Low price of Gasol

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The Memphis Grizzlies have a plan. It's a secret plan. It's so secret, I'm not sure they even know what it is yet.

The Grizzlies' trade of Pau Gasol to the Lakers has been universally panned throughout the league as highway robbery. It was one of those deals you make in your NBA Live franchise, though, come to think of it, the computer in my game would probably reject it.

In return for Gasol, the franchise leader in 12 statistical categories, Memphis got some financial relief (Gasol has three years and $49 million left on his contract while new Grizzlies foward-center Kwame Brown is making $9.1 million in the last year of his deal); a talented but unknown point guard prospect in Javaris Crittenton; first-round picks in 2008 and 2010; and the rights to Gasol's brother, Marc, whose FIBA bio reads, "He has the same name, almost the same height, but seems a bit far from his hermano talent-wise."

The bulk of the talent clearly went west. So what gives? Why would Grizzlies general manager Chris Wallace make such a decidedly one-sided deal? Is he that upset at the Celtics for bringing in Danny Ainge over him in 2003 that he's willing to stack the deck in favor of their archrival?

(Just kidding, Chris.)

The popular opinion is that Memphis is strip-mining the franchise in preparation of a sale. According to Forbes magazine, the Grizzlies' operating losses were $18.5 million for the 2005-2006 season. Last season that number dipped to $10.9 million. The team's local broadcast revenue (approximately $4 million) is among the lowest in the league. Memphis has the third-worst average home attendance (12,854) this season, just ahead of New Orleans (12,453) and Indiana (12,179).

The Grizzlies have been swimming in red ink since billionaire owner Michael Heisley bought the team for $160 million in 2000, which explains why two years ago he was so eager to sell his 70 percent share in the franchise for $360 million to a group headed by Brian Davis and Christian Laettner. The deal, however, fell through when the former Duke teammates couldn't come up with the cash. Heisley has already said that "the community is going to be better off with a new owner," so it's not much of a leap to assume that now he is trying to slash his payroll to make the team more enticing for prospective buyers.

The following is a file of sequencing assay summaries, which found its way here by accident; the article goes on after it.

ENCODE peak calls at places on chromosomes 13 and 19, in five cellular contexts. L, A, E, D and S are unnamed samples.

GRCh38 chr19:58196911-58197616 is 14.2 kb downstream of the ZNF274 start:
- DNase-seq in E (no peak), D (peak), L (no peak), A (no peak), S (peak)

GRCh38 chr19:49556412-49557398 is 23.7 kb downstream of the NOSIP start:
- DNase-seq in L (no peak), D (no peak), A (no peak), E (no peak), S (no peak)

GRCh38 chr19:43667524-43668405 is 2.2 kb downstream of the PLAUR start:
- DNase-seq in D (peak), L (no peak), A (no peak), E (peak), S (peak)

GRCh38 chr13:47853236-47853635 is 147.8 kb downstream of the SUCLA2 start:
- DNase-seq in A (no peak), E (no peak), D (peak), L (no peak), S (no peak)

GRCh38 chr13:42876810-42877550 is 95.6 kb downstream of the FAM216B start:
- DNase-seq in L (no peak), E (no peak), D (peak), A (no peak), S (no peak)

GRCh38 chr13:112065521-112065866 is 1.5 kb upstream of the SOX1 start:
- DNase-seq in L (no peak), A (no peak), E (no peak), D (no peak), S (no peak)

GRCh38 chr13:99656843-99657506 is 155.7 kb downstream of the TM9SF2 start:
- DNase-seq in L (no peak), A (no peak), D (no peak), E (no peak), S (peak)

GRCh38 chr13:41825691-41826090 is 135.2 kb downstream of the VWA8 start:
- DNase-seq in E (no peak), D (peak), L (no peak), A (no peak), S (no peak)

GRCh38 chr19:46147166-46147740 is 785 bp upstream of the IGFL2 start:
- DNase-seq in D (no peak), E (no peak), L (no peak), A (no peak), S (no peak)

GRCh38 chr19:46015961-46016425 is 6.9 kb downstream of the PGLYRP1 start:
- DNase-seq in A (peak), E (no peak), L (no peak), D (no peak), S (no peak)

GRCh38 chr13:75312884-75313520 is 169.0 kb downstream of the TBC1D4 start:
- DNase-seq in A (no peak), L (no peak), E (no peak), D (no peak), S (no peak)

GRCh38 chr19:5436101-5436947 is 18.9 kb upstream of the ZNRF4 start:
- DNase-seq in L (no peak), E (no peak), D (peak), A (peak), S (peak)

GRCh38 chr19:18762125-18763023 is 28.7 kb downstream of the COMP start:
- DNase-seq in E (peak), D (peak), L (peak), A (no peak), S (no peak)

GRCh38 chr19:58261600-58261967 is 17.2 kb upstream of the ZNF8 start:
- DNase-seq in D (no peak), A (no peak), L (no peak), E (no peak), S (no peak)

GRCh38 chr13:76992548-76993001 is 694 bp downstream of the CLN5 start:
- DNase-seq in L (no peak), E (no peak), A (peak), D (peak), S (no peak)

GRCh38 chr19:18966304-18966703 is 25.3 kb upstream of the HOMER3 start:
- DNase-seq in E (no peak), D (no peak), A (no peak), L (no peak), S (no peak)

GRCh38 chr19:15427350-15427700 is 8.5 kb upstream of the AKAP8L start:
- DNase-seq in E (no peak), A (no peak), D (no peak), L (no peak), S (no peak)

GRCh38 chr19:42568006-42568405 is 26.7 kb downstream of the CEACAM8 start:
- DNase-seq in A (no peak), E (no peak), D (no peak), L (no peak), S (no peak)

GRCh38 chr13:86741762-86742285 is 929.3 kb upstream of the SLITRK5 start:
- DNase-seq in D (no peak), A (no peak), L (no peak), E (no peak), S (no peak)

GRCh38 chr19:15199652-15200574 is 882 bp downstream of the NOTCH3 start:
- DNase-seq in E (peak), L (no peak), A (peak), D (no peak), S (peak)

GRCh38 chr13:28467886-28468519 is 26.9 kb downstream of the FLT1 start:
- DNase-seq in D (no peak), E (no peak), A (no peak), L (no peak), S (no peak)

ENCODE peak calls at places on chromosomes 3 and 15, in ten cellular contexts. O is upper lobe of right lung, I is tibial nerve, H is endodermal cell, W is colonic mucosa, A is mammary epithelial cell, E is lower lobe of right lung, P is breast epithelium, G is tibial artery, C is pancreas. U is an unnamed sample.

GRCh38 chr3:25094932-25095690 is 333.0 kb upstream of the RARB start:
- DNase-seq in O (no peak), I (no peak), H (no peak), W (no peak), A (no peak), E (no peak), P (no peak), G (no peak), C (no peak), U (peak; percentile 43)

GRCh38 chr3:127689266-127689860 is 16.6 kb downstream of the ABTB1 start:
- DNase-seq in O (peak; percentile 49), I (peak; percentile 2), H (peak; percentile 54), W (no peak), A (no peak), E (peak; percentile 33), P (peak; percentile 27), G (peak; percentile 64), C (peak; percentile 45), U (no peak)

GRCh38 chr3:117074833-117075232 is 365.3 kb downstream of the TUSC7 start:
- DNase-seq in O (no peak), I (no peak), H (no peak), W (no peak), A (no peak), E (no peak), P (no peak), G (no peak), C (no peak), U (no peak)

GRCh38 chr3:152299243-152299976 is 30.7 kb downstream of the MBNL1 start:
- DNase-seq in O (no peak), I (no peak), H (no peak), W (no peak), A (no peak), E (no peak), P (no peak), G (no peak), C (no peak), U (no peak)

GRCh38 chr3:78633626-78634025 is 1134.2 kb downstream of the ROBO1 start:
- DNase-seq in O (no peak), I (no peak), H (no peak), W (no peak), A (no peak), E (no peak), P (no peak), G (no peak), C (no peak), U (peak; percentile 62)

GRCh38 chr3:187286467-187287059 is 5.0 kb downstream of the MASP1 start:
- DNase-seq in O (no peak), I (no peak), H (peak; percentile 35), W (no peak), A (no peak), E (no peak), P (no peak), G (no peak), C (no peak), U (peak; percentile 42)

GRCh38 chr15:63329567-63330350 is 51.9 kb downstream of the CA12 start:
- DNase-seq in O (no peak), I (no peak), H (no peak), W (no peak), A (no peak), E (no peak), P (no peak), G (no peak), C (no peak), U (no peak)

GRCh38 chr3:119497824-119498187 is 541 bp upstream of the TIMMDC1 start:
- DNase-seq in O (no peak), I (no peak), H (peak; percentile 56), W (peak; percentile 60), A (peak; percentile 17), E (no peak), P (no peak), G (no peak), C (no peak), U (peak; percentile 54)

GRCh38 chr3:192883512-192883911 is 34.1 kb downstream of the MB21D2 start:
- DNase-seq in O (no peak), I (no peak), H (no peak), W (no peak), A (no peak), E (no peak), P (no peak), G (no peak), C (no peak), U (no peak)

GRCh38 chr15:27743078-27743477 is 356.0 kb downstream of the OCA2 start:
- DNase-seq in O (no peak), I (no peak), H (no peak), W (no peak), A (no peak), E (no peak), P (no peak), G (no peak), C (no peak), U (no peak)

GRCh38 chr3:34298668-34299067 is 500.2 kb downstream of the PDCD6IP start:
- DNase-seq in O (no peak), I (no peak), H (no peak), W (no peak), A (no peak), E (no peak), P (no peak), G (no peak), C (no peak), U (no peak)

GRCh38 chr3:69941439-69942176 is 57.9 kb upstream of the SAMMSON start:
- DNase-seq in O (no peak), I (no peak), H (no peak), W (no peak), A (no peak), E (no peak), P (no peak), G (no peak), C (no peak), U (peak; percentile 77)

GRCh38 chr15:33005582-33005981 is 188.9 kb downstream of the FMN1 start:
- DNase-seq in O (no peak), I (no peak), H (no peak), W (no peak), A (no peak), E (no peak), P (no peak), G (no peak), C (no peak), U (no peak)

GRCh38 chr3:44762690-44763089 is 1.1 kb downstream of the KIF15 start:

But that may not be the case. Reports out of Memphis say that it was Wallace and coach Marc Iavaroni pushing for the Gasol deal and that Heisley had to be persuaded to go along with it.

"The strategy sure as hell isn't to try to wreck the team," Heisley told the Memphis Commercial Appeal. "Quite honestly, if it was in my power to turn the Grizzlies into the San Antonio Spurs tomorrow, I'd do that. I don't think anyone appreciates how painful it is to be the owner of a team that's losing and have people criticize you."

If Heisley is telling the truth and trading Gasol was purely a basketball decision, well, the Grizzlies' franchise plan may not only be secret but also just plain bad.

That's not to say dealing Gasol was a bad move for the Grizzlies. As one NBA scout said, "They were a last-place team with Gasol. They can be a last-place team without him." The problem is what the Grizzlies got back for the 7-footer. Several teams made offers for Gasol, including Chicago, which is believed to have proposed a package that included gritty small forward Andres Nocioni and second-year forward Tyrus Thomas. The Grizzlies, however, held out for expiring contracts, and Brown's was the largest available.

Cap space is nice, and the Grizzlies figure to have $12-13 million to spend this summer. But mercenaries (at least good ones) are few and far between in the NBA. Good players want to play for a winner, and right now Memphis' roster is a collection of intriguing young talent and overpriced veterans. The Grizzlies have three youngsters (rookies Crittenton and Mike Conley Jr. and second-year player Kyle Lowry) competing at point guard. They have a potential star in Rudy Gay, who will be asked to assume the bulk of the scoring load. They have a sharpshooter in Mike Miller, who reportedly is being shopped. After that, it's pretty thin.

They could upgrade that talent in the draft, with their own high lottery pick as well as the Lakers' first-round selection (which figures to be in the low-to-mid 20s). Size will be at a premium, and the Grizzlies may be able to land a franchise center like Texas Tech's DeAndre Jordan (who has drawn comparisons to Dwight Howard) and pick up someone like Vanderbilt big man Andrew Ogilvy later in the first round.

The draft, however, is a crapshoot. The real thing is hard to come by. The Grizzlies had the real thing and they traded it away. And they didn't get much to build on in return.